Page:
16 Oct 1936.


Transient Leaps In Front

Of Fast Mail Train


Killed Instantly; Buried In Local Cemetery


            Early Saturday morning while H. N. Wier, C. & E. I. station agent and Victor Watson, were waiting in front of the station to catch the mail from the fast southbound passenger and mail train that passes through here at 7 a. m. they were horrified to see a man suddenly dash in front of it and commit suicide.

            Mr. Wier said that the man was standing on a sidetrack as the train was approaching and when it was almost to the station, and probably not more than 100 feet away, he clasped his hands, arms outstretched and made a running dive headlong across the track, his head striking the opposite rail and his feet the other.  In another moment the train was upon him, crushing and buffeting his body for almost 300 feet down the track.

            The body was mangled beyond any recognition, and fragments were scattered on almost every cross tie down the entire length of the track.  The victim’s face was badly mutilated, his legs were severed above the knee, and all other parts of his body were badly twisted and broken.

            Other eye witnesses were Charles Curry and J. N. Siebel, both of Decker, who witnessed the suicide from a car on a side track.

            Coroner Roy C. Smith of Oakland City, was promptly called to conduct an investigation and returned a verdict of suicide.  A search of the man’s clothing yielded only a neck tie, a small box of matches and a lone one cent coin.  No papers of identification of any kind were found.  State Police Detective Doyle C. Skelton and Sheriff Braselton who were also called to the scene of the tragedy took finger prints of the victim for possible identification.

            The man was wearing a tan suede jacket and the only other means of possible identification, was that the fourth and fifth fingers on the left hand had been previously amputated.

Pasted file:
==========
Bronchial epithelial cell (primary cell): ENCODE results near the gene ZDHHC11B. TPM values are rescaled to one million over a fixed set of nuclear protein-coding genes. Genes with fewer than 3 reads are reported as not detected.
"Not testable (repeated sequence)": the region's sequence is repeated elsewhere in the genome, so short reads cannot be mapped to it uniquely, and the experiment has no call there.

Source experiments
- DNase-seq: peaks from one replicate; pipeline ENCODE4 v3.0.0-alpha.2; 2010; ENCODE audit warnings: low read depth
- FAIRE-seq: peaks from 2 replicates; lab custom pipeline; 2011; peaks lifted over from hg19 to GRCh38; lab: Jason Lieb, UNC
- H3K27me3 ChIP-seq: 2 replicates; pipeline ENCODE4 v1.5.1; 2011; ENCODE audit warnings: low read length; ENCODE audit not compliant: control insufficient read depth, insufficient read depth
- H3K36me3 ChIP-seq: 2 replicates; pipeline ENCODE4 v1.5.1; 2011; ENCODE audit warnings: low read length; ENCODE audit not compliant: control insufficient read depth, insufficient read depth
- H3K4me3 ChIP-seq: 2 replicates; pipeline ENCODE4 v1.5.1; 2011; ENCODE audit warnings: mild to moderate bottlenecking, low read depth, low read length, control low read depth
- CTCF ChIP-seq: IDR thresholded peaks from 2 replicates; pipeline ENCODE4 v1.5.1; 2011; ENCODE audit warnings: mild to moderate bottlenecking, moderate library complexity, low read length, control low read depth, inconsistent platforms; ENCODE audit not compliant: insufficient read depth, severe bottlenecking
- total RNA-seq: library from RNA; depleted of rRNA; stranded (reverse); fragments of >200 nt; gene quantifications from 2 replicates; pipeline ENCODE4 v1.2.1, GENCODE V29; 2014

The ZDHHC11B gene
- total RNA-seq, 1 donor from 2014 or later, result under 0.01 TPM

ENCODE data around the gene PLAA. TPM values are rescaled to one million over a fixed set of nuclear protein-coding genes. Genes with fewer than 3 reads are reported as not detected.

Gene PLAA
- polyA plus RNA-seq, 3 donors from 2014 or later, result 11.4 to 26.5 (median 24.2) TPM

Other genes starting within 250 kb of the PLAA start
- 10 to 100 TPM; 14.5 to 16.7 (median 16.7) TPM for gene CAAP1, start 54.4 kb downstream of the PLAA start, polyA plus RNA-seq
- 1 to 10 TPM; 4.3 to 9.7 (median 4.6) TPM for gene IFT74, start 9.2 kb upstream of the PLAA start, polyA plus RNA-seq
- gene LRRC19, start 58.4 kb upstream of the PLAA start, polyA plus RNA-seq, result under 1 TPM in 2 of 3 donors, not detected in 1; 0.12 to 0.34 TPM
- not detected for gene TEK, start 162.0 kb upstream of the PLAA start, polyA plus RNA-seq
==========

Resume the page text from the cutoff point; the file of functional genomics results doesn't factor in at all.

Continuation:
The body was removed to the Harrington Funeral Home to await decision of what disposal was to be made of it.  It is thought the unidentified man, was a person who gave his name as John Ferguson who leaped from the Evansville-Henderson bridge about a month ago in a suicide attempt and was rescued from the water by a river-man who happened to be in a boat close by.  At that time he told his rescuerers he did not want to be saved, but wanted to commit suicide.

            The man spent the night in the City lockup Friday night and according to witnesses seemed to be despondent and probably ill as he seemed to have a slight impediment to his speech at times and was partially paralyzed in one of his arms.

            Mrs. Charles Jones, also fed the man between 6 and 7 P. M. Friday evening.  Mrs. Jones stated that she saw a man in front of their home for about half an hour before he came to the door and asked for food.  He appeared highly nervous and paced back and forth at a distance of not more than 20 feet, before he finally came to the door.  When he finally seemed to pick up courage enough to come to the door he asked for a piece of bread, but since Mrs. Jones had just cooked supper she gave him a nice plate of hot food including a pint of milk and some cookies.  When he had finished he asked if he might keep a cookie, “as it is all I will probably have for breakfast,” he was quoted as saying.  The man was given the cookie wrapped in a paper napkin and upon being questioned he stated that he was very tired as he had walked all day.  He also said, “I am the man who jumped from the Henderson Bridge, and everybody thought I was crazy.”

            Word from fingerprint experts as Washington, D. C. was received and the victim was positively identified as the man who gave his name as John Ferguson that leaped from the bridge into the Ohio River.  The remains were buried in the New I.O.O.F. cemetery at Hazleton Wednesday morning following short funeral services conducted by Rev. A . C. Sisson.